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» » Wild fruit dinner for old, blind Copota couple


Julius and Oripa Chiwanza

 

Colleen Chitsa

ZIMUTO – An old and blind couple staying at Copota School for the Blind with their five grandchildren have on many occasions had matohwe and masekesa for supper as there is hardly any decent food them.


Julius Chiwanza (60) who is both asthmatic and sugar diabetic, and his wife Oripa Chiwanza (62) look after their grandchildren at the mission compound where they do not receive any social support.


Chiwanza used to work in the school workshop making furniture but he retired in 2018, meaning he has overstayed in the compound as he was supposed leave when he retired.


“The mission has been gracious to me because they have allowed my family to continue using their accommodation. They, however, cannot afford to support my other needs because they too are in dire straits as they mainly rely on scarce donations.


“Life is very difficult for us and I do not remember the last time we had a decent meal. It’s almost like a lifestyle for us to sleep on empty stomachs and it’s bad especially for the children,” said Julius Chiwanza.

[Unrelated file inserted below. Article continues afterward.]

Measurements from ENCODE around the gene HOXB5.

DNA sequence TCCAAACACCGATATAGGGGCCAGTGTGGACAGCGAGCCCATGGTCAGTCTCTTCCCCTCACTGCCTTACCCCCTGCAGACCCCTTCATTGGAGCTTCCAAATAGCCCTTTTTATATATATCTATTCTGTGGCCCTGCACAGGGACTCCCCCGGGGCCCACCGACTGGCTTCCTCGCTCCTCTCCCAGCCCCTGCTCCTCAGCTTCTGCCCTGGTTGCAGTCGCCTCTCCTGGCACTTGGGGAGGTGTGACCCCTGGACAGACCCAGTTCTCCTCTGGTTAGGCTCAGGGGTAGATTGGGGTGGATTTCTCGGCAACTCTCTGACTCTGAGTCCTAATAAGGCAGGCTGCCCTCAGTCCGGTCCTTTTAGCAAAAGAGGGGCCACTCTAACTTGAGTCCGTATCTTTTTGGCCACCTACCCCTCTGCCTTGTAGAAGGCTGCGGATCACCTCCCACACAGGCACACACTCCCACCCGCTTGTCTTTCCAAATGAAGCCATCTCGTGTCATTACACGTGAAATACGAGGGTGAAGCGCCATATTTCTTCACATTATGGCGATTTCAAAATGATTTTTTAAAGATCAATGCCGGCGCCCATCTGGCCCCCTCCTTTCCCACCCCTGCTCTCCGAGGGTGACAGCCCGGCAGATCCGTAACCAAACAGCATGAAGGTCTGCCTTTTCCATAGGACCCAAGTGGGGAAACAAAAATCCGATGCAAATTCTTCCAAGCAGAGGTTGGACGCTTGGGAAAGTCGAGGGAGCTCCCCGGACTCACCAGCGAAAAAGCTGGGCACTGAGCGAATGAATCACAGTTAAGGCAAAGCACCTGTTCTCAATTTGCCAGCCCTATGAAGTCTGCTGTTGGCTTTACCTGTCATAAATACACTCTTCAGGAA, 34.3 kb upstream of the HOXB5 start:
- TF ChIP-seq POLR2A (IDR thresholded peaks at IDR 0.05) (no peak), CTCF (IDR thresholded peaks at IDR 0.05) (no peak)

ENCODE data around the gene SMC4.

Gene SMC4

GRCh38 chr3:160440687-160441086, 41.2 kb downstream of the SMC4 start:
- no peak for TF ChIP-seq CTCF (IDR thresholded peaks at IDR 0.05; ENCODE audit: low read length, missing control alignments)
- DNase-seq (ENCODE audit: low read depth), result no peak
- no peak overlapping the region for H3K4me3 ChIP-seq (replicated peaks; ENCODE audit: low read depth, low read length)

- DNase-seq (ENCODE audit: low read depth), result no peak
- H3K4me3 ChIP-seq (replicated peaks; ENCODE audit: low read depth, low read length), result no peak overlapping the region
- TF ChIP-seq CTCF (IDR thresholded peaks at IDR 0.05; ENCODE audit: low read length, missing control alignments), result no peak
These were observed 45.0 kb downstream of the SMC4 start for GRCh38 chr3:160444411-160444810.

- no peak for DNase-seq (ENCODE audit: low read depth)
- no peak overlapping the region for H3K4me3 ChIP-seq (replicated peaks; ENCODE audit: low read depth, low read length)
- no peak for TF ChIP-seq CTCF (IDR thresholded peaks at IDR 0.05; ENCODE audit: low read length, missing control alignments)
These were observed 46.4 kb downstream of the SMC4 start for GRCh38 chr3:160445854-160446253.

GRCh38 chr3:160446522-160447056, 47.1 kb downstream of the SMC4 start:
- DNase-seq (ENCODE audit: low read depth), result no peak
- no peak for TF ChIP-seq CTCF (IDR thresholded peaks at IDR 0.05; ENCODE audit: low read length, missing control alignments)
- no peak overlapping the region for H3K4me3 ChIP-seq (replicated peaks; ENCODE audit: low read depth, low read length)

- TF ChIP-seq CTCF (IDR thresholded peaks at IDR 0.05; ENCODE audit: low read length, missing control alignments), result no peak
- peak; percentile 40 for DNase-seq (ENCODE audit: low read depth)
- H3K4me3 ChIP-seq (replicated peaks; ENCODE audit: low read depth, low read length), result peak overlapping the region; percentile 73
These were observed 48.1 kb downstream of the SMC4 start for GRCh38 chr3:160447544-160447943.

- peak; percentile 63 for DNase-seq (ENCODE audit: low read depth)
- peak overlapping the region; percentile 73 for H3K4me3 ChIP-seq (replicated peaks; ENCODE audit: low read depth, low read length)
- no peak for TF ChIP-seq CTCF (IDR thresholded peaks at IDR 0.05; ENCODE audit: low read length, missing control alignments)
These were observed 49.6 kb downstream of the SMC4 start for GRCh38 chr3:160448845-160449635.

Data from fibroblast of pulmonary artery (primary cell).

He said they used to beg door to door for food around the community but it was becoming harder for other people too.


“People used to help us with food and other small items and sometimes we would move around the community begging but we do not get enough because everyone is also struggling. Sometimes we do not get anything. On many occasions, the children venture into the bush and bring with them matohwe and masekesa that we eat together before we sleep,” he said.


Julius also said he would be glad to leave the compound for his own place he is trying to build on a piece of land allocated to him close by.


“We have run out of the means to complete the rural home that I have started building. We feel like an unwanted person here because my time is up. I must leave whether they still allow me to stay or not but we don’t have anywhere to go,” he said.


On her part, Oripa said it was heartbreaking to fail to provide for the grandchildren most of whom were simply dumped into their care by their barely responsible daughters.


 “Our kitchen is now a bare playing ground because we have sold most of our household utensils to buy food. We would beg for people to take our old stuff in return for food. We are disabled and old but we have capacity to work if given the support to begin a project. We don’t want to be beggars,” she said

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